Fall-inspired French Toast made with pumpkin puree and spiced with cinnamon, ginger and cloves.
In le français, French Toast is known as ‘pain perdu’ or ‘lost bread’. The idea being that soaking bread in a egg mixture and frying it saves dry bread from becoming ‘lost’.
If you ask me, this is the best idea since, well, sliced bread.
Actually, French Toast pre-dates sliced bread by many, many years. French Toast apparently dates back to the Middle Ages, while sliced bread wasn’t invented until 1928. So take that, sliced bread.
My only problem with this whole lost bread idea is that I rarely have bread that’s at risk of becoming ‘lost’. Fresh bread is usually eaten way too quickly – well before it gets a chance to become dry.
Alternatively, I’ll put most of the loaf in the freezer. Then feel like an idiot two hours later when I realize, ‘Dang, I meant to use that for French Toast!’. Sure, I could always take the bread out of the freezer again, but I always figure I’ll buy more bread another day.
Then I’ll put the next loaf in the freezer – or it’s gobbled up within two days – and the whole process starts again.
So I finally decided that I’d had enough of waiting for my bread to become lost. It was time to bring out the big guns: the power of the eternal ‘dibs’.
Everyone within a one-mile radius of my fresh loaf of sourdough bread was informed that I had dibs on six slices (this recipe only makes four pieces, but I wanted a few extra just to be sure). And six middle slices – I wasn’t going to be left with the tiny end pieces.
Of course no-one dared violate the all-important dibs, and that precious bread was mine. Mission accomplished.
This breakfast is basically pumpkin pie in French Toast form. Since I love to be generous with the maple syrup when serving the French Toast, I don’t add any sweetener to the egg mixture.
That being said, I’ve only ever tried this recipe with fresh pumpkin puree, which is sweeter than the canned variety.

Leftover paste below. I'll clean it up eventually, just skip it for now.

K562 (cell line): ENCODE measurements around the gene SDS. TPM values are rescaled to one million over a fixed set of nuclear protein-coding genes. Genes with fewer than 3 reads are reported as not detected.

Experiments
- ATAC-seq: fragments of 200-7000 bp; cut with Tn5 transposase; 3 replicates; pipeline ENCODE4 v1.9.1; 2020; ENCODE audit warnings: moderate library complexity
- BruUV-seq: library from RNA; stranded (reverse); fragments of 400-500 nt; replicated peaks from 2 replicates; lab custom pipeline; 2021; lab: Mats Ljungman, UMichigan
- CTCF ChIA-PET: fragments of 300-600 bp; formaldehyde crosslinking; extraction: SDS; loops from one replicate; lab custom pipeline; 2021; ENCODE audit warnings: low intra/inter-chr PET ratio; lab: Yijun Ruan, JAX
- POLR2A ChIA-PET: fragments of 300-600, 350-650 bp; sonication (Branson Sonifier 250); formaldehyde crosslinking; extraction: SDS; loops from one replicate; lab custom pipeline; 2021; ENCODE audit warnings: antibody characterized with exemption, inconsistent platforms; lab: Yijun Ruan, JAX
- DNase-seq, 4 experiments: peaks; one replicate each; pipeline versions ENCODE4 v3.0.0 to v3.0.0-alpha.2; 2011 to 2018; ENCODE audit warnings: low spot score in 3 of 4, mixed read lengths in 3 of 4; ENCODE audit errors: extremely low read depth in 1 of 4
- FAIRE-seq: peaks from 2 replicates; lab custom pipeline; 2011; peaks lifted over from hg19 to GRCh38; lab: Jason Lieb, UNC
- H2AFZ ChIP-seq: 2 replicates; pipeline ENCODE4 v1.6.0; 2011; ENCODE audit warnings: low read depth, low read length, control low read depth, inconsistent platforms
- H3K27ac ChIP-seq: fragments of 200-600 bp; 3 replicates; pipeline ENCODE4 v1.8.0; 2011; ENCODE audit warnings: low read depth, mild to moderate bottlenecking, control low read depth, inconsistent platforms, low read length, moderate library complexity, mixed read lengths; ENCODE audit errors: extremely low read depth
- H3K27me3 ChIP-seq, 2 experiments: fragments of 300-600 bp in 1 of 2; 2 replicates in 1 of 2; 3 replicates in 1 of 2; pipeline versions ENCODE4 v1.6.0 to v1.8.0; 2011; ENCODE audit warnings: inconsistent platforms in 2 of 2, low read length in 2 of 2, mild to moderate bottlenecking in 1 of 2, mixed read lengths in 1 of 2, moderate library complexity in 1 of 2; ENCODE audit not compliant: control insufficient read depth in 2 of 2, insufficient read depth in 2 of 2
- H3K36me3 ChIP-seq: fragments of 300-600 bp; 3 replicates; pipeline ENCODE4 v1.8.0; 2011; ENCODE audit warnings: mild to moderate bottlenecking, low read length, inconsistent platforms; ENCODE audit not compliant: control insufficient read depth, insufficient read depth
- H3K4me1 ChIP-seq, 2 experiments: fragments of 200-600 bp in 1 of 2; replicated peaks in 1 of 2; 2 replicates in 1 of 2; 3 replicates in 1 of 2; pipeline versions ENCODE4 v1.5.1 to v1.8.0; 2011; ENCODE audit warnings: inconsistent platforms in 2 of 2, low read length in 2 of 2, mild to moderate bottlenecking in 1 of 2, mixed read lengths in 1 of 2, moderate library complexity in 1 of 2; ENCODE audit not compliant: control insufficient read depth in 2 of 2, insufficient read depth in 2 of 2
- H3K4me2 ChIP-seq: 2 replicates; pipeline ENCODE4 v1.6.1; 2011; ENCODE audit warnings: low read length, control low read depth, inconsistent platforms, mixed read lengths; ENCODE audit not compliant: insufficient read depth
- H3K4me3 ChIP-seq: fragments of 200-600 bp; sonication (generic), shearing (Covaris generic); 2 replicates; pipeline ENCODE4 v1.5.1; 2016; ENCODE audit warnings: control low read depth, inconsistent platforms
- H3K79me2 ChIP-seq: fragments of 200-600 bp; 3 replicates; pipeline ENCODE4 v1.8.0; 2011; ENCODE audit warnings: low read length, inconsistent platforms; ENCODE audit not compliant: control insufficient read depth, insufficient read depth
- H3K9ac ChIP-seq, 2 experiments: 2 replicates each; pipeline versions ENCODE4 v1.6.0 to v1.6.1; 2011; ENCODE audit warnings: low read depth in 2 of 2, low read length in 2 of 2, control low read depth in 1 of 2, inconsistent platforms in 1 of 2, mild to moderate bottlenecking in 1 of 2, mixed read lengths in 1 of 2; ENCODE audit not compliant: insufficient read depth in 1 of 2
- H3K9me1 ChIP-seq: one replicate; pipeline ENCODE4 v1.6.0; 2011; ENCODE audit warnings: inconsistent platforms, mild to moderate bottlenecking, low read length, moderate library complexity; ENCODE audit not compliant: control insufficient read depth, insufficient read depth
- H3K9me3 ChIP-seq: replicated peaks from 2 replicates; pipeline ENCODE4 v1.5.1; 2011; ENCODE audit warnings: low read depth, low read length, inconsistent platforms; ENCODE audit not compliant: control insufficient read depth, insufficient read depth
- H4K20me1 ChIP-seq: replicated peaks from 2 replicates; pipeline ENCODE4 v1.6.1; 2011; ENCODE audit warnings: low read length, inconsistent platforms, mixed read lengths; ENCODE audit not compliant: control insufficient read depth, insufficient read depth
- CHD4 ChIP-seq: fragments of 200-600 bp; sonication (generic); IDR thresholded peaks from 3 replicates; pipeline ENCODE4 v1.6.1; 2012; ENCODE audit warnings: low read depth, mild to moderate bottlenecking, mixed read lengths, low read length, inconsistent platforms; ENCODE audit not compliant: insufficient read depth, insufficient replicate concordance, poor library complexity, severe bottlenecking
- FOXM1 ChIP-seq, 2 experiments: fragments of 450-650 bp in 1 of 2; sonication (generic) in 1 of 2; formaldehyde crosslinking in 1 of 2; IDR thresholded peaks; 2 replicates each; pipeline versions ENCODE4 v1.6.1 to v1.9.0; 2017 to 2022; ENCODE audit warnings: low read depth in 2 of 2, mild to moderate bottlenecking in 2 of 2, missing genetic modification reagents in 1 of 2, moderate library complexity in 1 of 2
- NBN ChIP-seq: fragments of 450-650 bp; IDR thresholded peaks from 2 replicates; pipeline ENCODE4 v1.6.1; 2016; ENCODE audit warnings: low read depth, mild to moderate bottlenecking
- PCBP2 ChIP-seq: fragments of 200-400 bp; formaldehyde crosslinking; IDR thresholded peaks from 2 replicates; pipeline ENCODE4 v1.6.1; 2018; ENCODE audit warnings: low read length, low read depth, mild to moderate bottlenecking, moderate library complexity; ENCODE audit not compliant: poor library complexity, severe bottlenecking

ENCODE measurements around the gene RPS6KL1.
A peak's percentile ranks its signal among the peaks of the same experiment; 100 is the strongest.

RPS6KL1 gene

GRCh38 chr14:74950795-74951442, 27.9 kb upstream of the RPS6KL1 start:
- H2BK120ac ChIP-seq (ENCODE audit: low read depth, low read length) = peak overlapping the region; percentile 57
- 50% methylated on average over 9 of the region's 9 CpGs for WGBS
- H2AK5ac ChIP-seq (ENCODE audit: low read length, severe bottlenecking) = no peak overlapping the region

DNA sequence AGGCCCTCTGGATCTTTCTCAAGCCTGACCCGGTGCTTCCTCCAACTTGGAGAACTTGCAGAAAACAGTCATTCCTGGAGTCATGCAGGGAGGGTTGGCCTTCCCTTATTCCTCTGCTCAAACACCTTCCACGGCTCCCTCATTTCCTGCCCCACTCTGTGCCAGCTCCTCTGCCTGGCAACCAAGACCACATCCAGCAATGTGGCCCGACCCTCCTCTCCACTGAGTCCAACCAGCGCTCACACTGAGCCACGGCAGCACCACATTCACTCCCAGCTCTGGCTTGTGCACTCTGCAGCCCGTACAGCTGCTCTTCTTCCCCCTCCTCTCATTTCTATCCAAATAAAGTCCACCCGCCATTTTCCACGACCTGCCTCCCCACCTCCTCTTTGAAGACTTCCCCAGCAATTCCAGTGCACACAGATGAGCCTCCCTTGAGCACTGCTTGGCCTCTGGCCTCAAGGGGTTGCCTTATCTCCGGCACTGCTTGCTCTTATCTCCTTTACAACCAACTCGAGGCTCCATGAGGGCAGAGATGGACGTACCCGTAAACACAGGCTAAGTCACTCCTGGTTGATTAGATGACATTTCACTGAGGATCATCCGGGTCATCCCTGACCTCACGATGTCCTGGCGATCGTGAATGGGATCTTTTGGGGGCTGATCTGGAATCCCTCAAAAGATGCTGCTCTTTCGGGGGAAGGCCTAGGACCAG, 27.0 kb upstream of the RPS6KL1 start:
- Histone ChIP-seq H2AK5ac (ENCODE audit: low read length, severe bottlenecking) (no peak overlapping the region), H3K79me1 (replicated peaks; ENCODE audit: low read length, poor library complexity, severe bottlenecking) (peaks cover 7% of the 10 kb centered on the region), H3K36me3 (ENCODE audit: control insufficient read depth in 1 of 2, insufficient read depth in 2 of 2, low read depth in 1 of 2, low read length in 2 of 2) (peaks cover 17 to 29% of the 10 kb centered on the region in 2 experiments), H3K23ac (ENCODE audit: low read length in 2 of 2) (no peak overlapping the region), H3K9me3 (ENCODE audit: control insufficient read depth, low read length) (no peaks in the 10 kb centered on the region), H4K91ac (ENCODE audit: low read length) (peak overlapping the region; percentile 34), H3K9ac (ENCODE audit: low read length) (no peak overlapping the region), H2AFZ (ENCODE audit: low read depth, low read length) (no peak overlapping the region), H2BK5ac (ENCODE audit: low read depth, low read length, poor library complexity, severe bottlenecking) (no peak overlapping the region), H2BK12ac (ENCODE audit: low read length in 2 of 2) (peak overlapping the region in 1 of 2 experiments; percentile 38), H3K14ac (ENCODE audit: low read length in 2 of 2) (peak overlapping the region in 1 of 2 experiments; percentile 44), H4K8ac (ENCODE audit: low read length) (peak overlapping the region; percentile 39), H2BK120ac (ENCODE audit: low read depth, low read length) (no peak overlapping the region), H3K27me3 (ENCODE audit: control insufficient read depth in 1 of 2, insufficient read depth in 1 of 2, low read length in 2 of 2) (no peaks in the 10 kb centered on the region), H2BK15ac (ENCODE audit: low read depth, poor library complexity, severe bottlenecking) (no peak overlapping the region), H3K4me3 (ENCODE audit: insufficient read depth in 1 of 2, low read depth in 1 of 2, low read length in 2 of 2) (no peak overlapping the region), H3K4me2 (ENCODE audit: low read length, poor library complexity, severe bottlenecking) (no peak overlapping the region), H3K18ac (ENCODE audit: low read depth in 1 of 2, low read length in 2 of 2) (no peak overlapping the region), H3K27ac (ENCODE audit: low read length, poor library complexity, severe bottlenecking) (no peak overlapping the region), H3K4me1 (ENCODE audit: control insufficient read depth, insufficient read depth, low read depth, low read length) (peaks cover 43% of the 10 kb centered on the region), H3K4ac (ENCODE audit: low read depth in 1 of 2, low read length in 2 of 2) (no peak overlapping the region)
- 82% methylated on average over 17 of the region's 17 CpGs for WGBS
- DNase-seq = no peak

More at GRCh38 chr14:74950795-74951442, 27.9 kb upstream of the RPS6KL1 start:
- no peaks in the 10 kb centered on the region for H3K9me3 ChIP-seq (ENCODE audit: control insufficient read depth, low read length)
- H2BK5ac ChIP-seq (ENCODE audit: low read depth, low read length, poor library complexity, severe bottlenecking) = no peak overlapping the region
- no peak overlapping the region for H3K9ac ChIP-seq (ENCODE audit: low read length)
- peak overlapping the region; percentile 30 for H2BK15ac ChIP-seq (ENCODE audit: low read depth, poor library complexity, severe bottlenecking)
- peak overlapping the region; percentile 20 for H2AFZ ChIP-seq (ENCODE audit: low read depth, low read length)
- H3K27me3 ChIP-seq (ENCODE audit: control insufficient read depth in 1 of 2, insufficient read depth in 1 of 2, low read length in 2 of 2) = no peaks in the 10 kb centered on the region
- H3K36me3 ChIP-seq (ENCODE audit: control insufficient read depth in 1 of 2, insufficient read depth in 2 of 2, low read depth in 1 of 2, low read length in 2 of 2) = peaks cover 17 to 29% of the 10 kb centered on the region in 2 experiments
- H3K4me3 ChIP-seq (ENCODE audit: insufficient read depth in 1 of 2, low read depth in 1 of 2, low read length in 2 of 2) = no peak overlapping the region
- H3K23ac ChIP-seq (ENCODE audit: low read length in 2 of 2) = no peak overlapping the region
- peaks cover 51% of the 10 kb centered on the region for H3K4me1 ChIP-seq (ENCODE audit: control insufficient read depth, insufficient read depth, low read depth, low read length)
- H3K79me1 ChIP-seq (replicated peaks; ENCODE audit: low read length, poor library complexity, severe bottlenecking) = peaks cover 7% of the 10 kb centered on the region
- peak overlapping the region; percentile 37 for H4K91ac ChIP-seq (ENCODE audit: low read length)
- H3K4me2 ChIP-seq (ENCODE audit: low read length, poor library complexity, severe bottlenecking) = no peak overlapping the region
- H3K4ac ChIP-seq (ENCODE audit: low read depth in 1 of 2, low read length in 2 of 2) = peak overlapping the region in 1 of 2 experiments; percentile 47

If it’s possible, I’d highly recommend making your own pumpkin puree. Nothing beats the puree from a freshly roasted pumpkin. It’s packed with flavor, has a hint of natural sweetness, and it also doesn’t have that random ‘tin’ taste.
I usually roast a ton of pumpkin at once, blend it, and use puree through the week. But if you’ve got a can of pumpkin open, then I don’t see why that wouldn’t work for this French Toast. You may just want to add a teaspoon or so of maple syrup (or brown sugar) to the egg mixture to help counteract the tin taste.
I know it’s the end of the pumpkin-crazed month, but I certainly hope no-one’s suffering from a case of pumpkin boredom just yet.
Especially if you’re celebrating Thanksgiving next week and/or making a pumpkin pie. Even if you are tired of all the pumpkin madness, surely there’s always room for pumpkin pie (or Pumpkin Spice French Toast, for that matter)!
Yes, that thing exists!
A product called Pumpkin Spice Pet Cologne actually exists. Yes, really.
- For the French Toast
- 1 egg
- 1 teaspoon ground cinnamon
- ¼ teaspoon ground ginger
- ⅛ teaspoon ground cloves
- 1 teaspoon vanilla extract
- ¼ cup pumpkin puree
- ¼ cup milk
- 4 slices dry bread (2 - 4 days old)
- Fresh berries
- Maple syrup
- In a bowl, whisk together the egg, cinnamon, ginger and cloves. Add the vanilla extract, pumpkin puree and milk, and whisk until completely combined.
- Place the bread slices in a single layer in a large dish. Pour over the French Toast batter, and flip the slices to coat them completely. Let the slices sit for 15 minutes, flipping them after 10 minutes.
- Preheat a skillet over medium-low heat. Grease with cooking oil spray, and then add the soaked bread (cook the bread in batches if necessary).
- Cook the bread for 4 - 5 minutes on the first side. Flip, and cook for 3 minutes on the other side. The French toast is ready when each side is lightly golden and flecked with a few darker patches. Adjust the stove heat as needed.
- Serve the French toast with fresh berries and a generous amount of maple syrup. Enjoy!
If possible, use fresh pumpkin puree (preferably from a roasted pumpkin). Fresh pumpkin puree is more flavorsome and sweeter than canned.
Whole milk, low-fat or skim milk will be fine in this recipe. Alternatively, almond milk works too.
The batter should be reasonably thick, but if it seems way too thick (or there isn't enough to coat the bread slices), stir in some extra milk.